Last time I visited Bournville show was in 1997. I know this because my driving licence still carries the souvenir 3 points I acquired for the back half of my camper van going through a red traffic light. Since then, I've preferred to stay away.
Last weekend though I decided that as I knew one of the layouts (Broom) and could get there by public transport, I'd have another go.
A train ride to Birmingham was followed by an interesting trip on a bus until the entry sign hoved into view. I'd like to say that anyone who upon climbing the stairs of a double deker bus doesn't look to sit in the front seats is weird.
The show is held in an old asylum, but I'll talk about this on Wednesday. Suffice to say, this made the trip worthwhile on its own.
If you've ever been to a show held in a school, you'll be familiar with the set-up. Small layouts in different rooms, plus others strung down a corridor. Not perfect but it works. Maybe the rooms could have done with a little more ventilation on such a hot day, but there's not much the organisers could do about that!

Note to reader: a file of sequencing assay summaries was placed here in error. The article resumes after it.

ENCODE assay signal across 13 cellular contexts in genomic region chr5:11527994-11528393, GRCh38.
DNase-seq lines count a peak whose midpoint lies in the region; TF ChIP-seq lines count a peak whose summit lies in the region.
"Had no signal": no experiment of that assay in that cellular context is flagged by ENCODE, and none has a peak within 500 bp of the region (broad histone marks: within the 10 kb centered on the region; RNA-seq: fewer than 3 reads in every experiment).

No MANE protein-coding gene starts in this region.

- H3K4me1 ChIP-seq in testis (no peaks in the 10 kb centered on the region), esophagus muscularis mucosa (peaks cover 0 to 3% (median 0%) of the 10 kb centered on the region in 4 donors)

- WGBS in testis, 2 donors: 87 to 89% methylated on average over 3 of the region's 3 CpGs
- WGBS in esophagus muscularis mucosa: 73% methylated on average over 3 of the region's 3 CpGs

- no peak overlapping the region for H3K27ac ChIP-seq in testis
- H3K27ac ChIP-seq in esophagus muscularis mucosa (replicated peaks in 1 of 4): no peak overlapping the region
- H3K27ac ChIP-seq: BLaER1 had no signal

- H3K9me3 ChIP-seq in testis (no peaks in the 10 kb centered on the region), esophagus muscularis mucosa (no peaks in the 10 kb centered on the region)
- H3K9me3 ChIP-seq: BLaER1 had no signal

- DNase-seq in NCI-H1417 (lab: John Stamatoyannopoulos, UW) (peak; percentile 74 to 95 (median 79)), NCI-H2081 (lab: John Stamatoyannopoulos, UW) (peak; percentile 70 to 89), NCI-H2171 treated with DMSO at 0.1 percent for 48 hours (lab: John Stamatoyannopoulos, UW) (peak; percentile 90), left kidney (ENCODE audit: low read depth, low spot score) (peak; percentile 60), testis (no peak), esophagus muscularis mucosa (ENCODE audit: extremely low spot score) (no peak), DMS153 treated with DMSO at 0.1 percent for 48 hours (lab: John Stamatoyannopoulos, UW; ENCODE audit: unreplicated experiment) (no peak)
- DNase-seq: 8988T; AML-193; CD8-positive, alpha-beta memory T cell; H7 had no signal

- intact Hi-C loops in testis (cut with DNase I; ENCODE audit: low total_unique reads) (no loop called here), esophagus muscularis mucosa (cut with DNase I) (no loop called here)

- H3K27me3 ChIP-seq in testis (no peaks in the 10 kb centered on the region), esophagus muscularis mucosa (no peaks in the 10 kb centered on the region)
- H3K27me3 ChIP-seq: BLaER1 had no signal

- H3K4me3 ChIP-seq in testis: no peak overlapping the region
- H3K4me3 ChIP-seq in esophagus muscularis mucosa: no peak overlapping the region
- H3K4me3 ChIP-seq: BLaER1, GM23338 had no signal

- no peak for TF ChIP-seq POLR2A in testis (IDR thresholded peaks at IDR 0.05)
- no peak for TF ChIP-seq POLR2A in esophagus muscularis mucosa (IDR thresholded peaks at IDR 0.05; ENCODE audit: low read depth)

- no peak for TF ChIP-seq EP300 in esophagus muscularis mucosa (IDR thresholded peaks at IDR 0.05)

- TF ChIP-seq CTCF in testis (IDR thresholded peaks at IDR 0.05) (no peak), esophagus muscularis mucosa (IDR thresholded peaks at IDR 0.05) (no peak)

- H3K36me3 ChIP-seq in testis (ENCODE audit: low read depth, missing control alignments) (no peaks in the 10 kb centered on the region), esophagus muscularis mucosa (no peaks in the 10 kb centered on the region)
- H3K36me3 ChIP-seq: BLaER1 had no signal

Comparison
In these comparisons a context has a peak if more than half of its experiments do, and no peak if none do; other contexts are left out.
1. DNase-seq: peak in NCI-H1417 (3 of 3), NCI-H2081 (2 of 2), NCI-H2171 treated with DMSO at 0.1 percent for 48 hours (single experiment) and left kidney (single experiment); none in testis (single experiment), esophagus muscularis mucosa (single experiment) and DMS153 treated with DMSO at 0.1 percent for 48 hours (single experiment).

As a small layout fan, the lack of massive tail-chasers doesn't bother me in the slightest. My favourite was actually 3 layouts - Reely Grate, The Muckworks and Primrose Hill. Each a minimum space O gauge scene connected to the next via a short fiddle yard.
Loads of detail, typically industrial higgledy piggledy buildings, it all looked great fun. OK, operation was limited but I'd have enjoyed building it.
Broom struggled a bit as the owner had picked up the wrong stock box, the contents having the wrong couplings for the locos.
Next door was a nice modern image layout with a night time theme. Despite the open front, the lights and top cover made it look like night time, even though you could easily see everything.
In the corridor, there was something I haven't seen for years - a"rabbit warren" layout. Half a dozen identical 009 locos appearing and disappearing through tunnel mouths in a mountain. Great fun to watch even if totally unrealistic.
My final favourite was non-operational, a Lone Star diecast display. The range of models on show was far greater than I knew existed. Talking to the owner, the full history shows dozens of variations on each model.
Trade was what you'd expect for a local show. I came away with some electrical bits, laser cut wooden bridge kit and an American locomotive. I was very tempted by Severn Models etched toolboxes too.
Finally, cake. Superb. Loads of choice, home made and very cheap. My only complaint was the the gooey chocolate I chose didn't come with a fork for eating, fortunately I carry a spork for such crises!
More photos on Flickr.